The Preservation Institute at the Library of Congress

Tuesday, July 26, 2011 2:44 pm


To borrow and slightly change a line from Ben Stiller in Meet the Parents, I’d say this workshop was “strong… to very strong.” The Preservation Institute is taught by top specialists from the Library of Congress. The Library of Congress brought out some of their big guns for this week-long workshop. The sessions were held in the James Madison Building, with tours to the Jefferson and Adams Buildings as well.
The institute is geared towards federal institutions, but there were non-federal libraries there as well (University of Cincinnati and Cincinnati Public). The first day was great. Diane van der Reyden, Director of Preservation of the Library of Congress discussed preservation management. Some of her more interesting points were that the Library of Congress is still working on digitization solutions and have no definitive method. What!? That makes me feel a lot better as we at ZSR still try to improve digitization and incorporate best practices as we do this activity. Diane said the LOC doesn’t particularly like “machine dependent” formats-because without a specific machine, access in the future might be difficult. They have, however come up with some ingenious ways around this problem. IRENE is a machine which reads broken or damaged vinyl, acetate discs or wax cylinders and coverts this into an image which can then be converted into sound.
We also had presentations on pest controls, the environment, and disaster recovery from Nancy Lev-Alexander and Ben Bahlmann from the Preventive Conservation section and along the way, we got a tour of the LOC stacks (crowded with book trucks and books on the floor) and a balcony view of the circular LOC Reading Room. The Library of Congress has the same problems ZSR has: leaky pipes and a faulty HVAC system. Day one finished with a hands on disaster recovery exercise with Alan Haley, Senior Rare Books Conservator and Andrew Robb, coordinator of the LOC’s Emergency Response Team.

Day two featured a group of presentations on collections care, library binding, fundraising and exhibits.
IMG_1048We got a behind the scenes look at the Collections Care lab and various enclosures-such as one for a piggy bank from Lexington NC. A new Civil War exhibit called The Last Full Measure: Civil War Photographs ( features hundreds of ambrotypes and tintypes of soldiers. The exhibit is very poignant and has the feel of a shrine. An exhibit specialist described mounting The Last Full Measure and showed us samples of book cradles and document mounts we could make ourselves.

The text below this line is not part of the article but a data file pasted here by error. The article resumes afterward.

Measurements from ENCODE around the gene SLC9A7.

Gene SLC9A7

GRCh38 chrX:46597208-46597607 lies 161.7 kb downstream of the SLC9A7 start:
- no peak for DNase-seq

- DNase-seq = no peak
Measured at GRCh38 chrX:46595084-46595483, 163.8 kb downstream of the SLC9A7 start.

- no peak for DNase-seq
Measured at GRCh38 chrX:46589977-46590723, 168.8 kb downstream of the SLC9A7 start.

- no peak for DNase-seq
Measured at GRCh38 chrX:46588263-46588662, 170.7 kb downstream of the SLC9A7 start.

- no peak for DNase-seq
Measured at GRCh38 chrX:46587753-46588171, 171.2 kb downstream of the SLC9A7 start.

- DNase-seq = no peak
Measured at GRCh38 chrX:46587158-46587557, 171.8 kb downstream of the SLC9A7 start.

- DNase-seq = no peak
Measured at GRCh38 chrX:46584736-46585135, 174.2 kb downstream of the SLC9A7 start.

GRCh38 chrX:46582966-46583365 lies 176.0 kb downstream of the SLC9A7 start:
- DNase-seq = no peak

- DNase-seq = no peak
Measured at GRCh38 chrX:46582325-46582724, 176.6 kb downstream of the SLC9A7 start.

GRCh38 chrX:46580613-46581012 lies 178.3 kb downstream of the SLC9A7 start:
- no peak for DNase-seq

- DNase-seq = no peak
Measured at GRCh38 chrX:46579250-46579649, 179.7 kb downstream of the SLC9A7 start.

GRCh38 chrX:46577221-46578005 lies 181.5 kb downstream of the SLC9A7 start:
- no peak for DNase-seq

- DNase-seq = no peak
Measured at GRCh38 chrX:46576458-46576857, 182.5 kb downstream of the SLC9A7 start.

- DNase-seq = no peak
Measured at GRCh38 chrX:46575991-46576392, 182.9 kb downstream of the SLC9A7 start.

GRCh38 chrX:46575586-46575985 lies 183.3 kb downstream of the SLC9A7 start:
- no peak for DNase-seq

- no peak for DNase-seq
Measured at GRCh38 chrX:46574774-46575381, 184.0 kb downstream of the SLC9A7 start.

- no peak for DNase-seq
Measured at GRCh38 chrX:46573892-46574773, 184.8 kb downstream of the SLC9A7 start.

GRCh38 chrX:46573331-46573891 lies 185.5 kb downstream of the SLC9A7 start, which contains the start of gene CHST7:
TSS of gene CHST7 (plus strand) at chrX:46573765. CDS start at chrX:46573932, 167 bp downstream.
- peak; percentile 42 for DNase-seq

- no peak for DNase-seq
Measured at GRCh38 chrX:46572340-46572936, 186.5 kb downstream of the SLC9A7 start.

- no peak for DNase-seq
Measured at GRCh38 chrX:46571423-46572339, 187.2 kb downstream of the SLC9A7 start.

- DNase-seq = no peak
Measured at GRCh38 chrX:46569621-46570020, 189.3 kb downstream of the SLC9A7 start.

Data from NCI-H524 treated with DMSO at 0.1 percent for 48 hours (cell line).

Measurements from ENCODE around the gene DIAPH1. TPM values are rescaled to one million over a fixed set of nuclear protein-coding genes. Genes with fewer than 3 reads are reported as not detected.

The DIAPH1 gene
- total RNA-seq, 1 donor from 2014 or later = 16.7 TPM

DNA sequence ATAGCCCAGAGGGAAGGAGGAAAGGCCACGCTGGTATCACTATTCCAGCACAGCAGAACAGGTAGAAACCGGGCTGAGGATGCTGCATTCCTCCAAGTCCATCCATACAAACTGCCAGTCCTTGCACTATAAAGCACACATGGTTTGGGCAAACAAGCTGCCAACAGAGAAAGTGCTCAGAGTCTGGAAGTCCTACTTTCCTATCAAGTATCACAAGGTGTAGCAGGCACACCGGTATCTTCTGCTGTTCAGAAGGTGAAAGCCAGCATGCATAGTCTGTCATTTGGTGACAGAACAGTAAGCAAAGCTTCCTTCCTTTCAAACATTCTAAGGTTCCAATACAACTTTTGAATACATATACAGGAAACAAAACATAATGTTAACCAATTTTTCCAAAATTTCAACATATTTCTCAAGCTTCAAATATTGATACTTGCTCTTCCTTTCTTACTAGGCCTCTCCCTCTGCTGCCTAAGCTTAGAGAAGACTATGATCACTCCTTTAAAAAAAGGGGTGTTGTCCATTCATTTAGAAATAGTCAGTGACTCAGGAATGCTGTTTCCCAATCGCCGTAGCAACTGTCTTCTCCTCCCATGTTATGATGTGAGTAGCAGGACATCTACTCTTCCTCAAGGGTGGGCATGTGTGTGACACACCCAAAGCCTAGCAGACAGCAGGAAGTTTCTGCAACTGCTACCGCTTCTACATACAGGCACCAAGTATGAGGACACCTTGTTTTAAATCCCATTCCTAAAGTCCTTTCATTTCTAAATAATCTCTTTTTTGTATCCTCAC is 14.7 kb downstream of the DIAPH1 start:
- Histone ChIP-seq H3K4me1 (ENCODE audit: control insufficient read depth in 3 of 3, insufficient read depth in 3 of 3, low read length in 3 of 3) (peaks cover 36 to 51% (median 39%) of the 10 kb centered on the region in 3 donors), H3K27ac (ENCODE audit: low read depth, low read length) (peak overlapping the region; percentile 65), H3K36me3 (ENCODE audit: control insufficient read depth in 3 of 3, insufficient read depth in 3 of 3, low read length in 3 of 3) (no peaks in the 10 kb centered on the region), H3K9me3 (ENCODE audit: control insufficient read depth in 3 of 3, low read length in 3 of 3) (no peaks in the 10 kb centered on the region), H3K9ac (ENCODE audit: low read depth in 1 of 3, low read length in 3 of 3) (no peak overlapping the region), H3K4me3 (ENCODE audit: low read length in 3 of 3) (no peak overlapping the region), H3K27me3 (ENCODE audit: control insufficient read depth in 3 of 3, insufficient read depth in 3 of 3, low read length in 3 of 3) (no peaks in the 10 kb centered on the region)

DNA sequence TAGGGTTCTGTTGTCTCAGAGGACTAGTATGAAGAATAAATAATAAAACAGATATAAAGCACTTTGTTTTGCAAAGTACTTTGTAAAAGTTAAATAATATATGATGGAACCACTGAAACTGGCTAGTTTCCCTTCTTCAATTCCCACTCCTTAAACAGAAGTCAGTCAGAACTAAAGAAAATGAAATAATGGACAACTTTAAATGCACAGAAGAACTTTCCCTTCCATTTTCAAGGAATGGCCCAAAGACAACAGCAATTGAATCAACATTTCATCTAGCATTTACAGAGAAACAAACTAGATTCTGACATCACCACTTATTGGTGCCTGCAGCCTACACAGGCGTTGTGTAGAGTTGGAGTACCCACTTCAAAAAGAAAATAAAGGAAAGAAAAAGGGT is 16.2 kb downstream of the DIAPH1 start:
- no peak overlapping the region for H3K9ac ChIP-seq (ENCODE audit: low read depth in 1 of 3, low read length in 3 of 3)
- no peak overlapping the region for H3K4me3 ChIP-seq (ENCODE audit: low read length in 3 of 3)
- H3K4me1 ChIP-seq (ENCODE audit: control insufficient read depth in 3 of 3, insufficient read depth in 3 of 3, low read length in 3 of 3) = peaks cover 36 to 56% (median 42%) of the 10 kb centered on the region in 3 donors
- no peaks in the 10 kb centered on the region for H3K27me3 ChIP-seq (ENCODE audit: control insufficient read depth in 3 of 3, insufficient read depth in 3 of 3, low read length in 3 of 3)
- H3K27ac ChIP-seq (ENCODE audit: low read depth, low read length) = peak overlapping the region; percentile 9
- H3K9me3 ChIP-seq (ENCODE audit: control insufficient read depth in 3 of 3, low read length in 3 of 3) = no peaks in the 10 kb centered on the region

Day three saw us tackling digitization. We began with a presentation from the managers of the LOC remote storage facility at Fort Meade, Maryland. They have about six high bay facilities-each larger than ZSR’s one. We followed with a visit to the LOC Internet Archive project where they have 10 Scribe book scanners churning out digital copies of pre-1922 titles from their general collections.
IMG_1134 So far, they’ve scanned over 93,000 titles. It was an amazing operation to see. They confirmed that standards for resolution are in flux, something we’ve begun to realize at ZSR. They’ve abandoned using uncompressed TIFF files ( a heresy they admitted, but they insist it is a good heresy) in favor of RAW files which they convert to the jpg2000 format. In the afternoon, we had presentations about Rare Book Conservation and had a visit to their lab where we saw samples of supported (case bound) and unsupported (Ethiopian) binding styles, leaf casting and numerous other unique treatments.

Day four was focused on paper and photographic conservation. We heard a presentation from Susan Peckham, Paper Conservator in the Conservation Division. Susan discussed paper history, paper composition, sizing, inks and printing methods. Susan also described problems with paper based collections such as foxing, light damage, ink burn-through, and the “inherent vice” of the wood pulp papers manufactured from 1850-1900. We also heard Dana Hemmenway, Senior Photographic Conservator. Dana described the structure of photographs, a history of photo types( daguerreotypes, ambrotypes, tintypes and paper photographic prints). She had examples of paper photo prints as well: salted paper prints, albumen prints, collodian, and silver gelatin prints. We also discussed their hazards and inherent problems over time. In the afternoon, both Susan and Dana held problem-solving sesions in the paper lab.